Is Texting The Key to Exam Success?

New research suggests that the secret to exam success may lie in your smartphone.

Recently debunked myths – such as the merits of listening to classical music, or joining an after school club to improve academic performance – have proven to be much less effective than texting students’ parents about homework.

Trials by the Educational Endowment Foundation found that paying parents to attend school meetings resulted in better attendance at homework support groups, compared to other parents who did not see the benefits of a ‘parent academy’ to support their children with homework.

However, paying each parent £30 to attend parent academies is not necessarily a sustainable approach to improving pupil performance.

The study showed that texting parents with homework reminders, or with alerts about upcoming tests, was the most cost-effective method for teachers to engage parents with their child’s school work.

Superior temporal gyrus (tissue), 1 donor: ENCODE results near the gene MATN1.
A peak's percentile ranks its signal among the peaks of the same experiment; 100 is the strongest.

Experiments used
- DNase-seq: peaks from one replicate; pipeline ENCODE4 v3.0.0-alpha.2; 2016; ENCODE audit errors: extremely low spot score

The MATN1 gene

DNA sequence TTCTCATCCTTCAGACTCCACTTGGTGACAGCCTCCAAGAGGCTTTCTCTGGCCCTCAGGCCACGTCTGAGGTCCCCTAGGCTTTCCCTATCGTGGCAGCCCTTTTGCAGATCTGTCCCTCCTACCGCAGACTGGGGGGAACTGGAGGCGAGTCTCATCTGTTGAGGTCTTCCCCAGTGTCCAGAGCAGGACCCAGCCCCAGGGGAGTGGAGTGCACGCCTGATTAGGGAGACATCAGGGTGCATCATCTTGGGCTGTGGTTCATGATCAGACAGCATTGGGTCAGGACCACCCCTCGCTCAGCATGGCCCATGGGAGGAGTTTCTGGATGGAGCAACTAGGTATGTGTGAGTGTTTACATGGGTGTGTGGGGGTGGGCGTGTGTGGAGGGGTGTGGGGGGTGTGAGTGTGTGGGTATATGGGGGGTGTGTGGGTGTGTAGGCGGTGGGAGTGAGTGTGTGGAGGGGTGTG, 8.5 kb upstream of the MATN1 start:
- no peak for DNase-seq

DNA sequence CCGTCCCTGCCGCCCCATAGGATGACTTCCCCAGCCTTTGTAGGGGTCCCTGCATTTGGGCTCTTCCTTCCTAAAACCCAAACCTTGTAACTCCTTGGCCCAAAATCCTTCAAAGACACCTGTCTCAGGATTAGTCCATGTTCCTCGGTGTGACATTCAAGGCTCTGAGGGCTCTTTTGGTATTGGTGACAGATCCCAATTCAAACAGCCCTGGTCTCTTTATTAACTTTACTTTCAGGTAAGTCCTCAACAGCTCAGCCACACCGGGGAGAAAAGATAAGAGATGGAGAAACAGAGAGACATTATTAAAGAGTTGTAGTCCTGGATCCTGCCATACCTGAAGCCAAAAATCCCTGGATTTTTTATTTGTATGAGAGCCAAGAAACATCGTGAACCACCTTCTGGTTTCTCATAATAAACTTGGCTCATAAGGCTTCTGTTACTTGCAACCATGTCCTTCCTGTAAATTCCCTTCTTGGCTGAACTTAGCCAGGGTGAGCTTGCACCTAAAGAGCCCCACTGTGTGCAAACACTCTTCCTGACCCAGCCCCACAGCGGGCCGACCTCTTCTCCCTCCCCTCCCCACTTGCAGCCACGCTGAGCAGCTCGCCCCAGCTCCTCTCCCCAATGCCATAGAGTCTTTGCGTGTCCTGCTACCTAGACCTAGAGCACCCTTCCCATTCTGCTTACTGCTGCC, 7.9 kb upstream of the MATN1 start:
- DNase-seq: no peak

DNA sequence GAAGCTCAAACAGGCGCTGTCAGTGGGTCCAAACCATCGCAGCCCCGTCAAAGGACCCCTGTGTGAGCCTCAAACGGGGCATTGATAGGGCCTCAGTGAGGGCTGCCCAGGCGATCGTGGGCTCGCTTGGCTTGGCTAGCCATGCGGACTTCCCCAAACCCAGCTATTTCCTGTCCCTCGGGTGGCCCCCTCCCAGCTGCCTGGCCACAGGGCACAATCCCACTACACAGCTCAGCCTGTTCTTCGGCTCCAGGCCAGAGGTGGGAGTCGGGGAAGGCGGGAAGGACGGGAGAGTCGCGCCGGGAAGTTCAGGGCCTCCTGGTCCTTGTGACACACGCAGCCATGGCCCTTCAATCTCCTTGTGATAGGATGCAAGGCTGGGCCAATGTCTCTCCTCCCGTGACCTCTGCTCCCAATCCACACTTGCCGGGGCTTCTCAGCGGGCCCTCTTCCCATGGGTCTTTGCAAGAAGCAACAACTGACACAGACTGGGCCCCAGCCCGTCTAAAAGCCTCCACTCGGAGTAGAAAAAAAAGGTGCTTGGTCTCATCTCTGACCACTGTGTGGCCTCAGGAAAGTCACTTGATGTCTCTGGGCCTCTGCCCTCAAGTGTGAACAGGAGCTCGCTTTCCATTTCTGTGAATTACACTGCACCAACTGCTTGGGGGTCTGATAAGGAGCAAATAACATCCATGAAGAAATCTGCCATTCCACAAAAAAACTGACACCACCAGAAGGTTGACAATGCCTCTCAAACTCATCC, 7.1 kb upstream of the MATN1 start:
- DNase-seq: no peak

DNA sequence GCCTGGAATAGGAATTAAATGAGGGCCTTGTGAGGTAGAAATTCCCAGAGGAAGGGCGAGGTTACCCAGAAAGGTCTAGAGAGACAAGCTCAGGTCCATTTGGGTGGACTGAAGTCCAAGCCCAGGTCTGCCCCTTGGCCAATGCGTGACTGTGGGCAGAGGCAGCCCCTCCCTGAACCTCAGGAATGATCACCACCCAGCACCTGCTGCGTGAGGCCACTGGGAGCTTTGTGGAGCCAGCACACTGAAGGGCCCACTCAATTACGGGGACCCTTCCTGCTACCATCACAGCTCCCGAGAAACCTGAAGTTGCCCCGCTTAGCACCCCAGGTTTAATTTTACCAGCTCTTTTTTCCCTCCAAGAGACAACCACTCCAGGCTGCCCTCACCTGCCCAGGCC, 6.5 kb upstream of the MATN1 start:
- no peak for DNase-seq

The trial programme was run by academics at Bristol and Harvard universities and involved a weekly text to parents with a round-up of the week’s important school news and activities.

Kevin Collins, chief executive of the Education Endowment Foundation, told The Guardian:

“We know that it can be very difficult to get parents more involved, particularly when their children get older. It would seem that the simple and cheap approach of regular texts could be a better bet for schools than expecting parents to turn up at school for classes of their own.”

Researchers noted that parental involvement in school work reduced absenteeism throughout the school year. The texts caused an improvement to English results, but no improvement on attainment in science.

The foundation also looked at the effects of children participating in uniformed youth groups such as Scouts and Guides, noting only a small improvement in self-confidence and teamwork but no improvement on school work.